"Clarificatory amendments to MAT rules are under consideration of the government," Minister of State for Finance, Jayant Sinha, told reporters on the sidelines of a conference on climate change held here on Thursday.

Sinha, along with top government officials, had held meeting with Foreign Institutional Investors (FIIs) on Wednesday, pressing for government's Rs 40,000 crore tax demand, saying they should approach courts to get relief on these matters.

However, the government also made it clear that such demands would not apply to the entities from DTAA countries such as Singapore and Mauritius.

In case of investors from jurisdictions having Double Taxation Avoidance Agreements (DTAAs) with India, the treaty benefits would over-ride the tax demands.

The Revenue Department has already sent notices to FIIs, demanding 20 per cent MAT on capital gains made by them till March 31, 2015.

For all other foreign investors except those falling under DTAA, the only remedy left is to challenge the levy of 20 per cent MAT on capital gains they made in past three years.

Earlier speaking on 'Climate Change Finance In India', Sinha said the private sector has to be a prime mover to help innovate and finance clean energy to mitigate environmental challenges.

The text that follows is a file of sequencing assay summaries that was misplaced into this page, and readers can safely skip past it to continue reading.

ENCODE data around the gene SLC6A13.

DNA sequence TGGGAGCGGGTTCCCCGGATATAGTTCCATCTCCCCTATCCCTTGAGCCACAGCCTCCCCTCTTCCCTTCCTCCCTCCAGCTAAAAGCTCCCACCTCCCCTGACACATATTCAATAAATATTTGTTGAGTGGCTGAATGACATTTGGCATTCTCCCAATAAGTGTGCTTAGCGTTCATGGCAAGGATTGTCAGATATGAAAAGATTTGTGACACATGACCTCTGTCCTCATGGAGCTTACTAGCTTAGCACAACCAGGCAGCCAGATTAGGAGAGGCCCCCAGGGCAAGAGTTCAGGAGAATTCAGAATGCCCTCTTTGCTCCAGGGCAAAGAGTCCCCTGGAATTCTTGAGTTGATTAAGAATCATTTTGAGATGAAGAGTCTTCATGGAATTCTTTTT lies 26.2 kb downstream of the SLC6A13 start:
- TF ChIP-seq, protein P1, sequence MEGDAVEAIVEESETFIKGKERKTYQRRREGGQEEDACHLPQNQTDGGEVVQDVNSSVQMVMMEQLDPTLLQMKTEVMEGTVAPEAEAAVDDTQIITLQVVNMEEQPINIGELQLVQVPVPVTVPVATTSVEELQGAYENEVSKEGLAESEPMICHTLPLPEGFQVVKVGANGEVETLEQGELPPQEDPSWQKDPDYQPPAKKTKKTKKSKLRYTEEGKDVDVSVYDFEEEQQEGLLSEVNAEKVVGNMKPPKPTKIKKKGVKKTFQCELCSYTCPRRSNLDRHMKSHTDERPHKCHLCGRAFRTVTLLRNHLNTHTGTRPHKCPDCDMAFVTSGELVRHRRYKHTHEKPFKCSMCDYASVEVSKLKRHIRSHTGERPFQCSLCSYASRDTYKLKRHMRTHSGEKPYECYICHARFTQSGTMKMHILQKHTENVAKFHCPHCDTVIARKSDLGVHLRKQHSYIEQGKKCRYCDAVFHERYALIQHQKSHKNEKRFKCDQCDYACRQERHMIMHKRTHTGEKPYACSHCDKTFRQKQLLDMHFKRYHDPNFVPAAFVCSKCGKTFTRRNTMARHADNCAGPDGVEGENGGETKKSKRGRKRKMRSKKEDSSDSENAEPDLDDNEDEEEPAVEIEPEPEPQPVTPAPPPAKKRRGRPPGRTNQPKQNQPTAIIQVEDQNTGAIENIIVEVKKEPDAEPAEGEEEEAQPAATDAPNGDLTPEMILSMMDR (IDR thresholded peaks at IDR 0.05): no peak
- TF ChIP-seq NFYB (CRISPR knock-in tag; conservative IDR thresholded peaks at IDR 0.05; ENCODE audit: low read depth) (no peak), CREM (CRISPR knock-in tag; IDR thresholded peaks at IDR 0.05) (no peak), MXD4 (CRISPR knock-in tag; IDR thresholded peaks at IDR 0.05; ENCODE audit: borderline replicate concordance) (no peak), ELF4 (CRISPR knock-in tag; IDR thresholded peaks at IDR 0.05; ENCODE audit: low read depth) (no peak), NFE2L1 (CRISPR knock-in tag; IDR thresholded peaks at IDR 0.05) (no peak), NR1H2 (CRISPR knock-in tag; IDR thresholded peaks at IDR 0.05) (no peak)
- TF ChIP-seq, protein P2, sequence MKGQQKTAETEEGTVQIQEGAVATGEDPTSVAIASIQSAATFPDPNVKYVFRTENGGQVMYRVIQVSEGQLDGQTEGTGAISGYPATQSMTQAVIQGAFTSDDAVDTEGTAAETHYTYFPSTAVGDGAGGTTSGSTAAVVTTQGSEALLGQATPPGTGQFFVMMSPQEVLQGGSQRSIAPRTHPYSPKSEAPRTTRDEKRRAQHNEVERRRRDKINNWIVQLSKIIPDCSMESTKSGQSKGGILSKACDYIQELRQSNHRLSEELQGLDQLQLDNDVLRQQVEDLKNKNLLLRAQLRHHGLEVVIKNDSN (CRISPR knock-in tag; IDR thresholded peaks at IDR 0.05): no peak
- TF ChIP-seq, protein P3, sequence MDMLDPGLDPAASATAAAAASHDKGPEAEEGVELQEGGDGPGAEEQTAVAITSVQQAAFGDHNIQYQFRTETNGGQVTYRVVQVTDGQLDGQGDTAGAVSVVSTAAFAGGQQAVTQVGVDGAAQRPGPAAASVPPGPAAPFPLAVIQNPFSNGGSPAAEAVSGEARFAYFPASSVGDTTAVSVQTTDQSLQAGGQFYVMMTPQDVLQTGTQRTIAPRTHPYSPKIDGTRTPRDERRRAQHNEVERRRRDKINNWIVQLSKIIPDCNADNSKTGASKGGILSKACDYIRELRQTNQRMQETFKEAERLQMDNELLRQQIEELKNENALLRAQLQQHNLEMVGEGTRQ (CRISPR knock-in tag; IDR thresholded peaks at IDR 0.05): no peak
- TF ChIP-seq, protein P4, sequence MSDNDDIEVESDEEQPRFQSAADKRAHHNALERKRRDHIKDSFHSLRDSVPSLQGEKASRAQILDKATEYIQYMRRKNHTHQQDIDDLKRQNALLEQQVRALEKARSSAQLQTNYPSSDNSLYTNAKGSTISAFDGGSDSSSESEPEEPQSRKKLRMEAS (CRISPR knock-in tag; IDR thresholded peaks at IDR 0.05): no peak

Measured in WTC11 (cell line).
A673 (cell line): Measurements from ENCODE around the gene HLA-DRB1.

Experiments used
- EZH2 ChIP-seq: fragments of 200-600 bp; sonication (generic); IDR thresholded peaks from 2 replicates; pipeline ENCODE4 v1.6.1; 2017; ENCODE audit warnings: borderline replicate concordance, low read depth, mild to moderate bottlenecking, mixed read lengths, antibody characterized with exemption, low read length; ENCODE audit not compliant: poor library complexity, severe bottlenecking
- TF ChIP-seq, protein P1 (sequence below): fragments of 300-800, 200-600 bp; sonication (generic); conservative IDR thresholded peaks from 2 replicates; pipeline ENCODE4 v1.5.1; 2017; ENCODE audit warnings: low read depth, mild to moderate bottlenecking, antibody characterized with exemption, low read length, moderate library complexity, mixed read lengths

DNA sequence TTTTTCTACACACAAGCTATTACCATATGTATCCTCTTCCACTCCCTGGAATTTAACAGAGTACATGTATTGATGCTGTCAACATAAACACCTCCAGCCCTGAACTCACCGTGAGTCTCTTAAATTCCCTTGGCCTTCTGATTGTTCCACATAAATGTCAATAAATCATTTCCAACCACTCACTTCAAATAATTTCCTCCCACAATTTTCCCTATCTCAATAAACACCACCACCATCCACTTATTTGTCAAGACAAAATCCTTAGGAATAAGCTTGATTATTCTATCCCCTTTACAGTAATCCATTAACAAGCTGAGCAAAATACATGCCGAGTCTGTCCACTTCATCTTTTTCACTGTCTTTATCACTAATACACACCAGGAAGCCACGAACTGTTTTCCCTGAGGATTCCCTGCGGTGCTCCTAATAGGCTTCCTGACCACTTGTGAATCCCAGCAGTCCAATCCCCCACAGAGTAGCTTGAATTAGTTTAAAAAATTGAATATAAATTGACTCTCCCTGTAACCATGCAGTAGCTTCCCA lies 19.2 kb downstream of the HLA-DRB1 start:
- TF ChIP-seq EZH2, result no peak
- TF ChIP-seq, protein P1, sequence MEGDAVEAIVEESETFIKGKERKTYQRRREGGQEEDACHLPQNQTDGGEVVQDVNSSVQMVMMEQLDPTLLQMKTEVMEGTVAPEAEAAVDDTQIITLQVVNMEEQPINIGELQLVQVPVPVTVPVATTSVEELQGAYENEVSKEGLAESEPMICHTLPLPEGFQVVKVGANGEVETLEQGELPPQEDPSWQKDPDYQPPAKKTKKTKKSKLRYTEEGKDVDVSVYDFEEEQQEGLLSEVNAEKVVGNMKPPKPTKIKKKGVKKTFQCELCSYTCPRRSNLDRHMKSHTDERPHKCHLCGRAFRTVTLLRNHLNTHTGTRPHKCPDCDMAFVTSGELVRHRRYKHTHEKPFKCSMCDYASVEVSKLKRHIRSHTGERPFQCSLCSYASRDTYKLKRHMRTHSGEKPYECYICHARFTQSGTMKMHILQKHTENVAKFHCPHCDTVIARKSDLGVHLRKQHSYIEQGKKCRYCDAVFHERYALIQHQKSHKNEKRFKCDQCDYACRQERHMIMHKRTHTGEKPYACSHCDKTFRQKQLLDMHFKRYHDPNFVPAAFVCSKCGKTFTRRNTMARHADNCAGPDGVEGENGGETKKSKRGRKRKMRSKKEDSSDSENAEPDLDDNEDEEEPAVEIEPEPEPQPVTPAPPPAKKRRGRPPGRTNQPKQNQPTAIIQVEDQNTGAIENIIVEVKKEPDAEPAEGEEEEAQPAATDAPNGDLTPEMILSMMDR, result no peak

"Even as we talk about what government is doing with respect to climate financing the reality is that the private sector is going to be the prime mover and prime agent in actually helping us to deal with the financing of the climate amelioration technologies," Sinha said.

He added that India really needs to look towards the private sector for large-scale solutions in this area.

"We have to think, in India how we can come up with innovative solutions, where domestic venture capital, domestic private equity, some kind of innovative financing arrangement with public sector support (can) make it possible for us to enable a very valuable solution to take off," Sinha said.

Latest News  from Business News Desk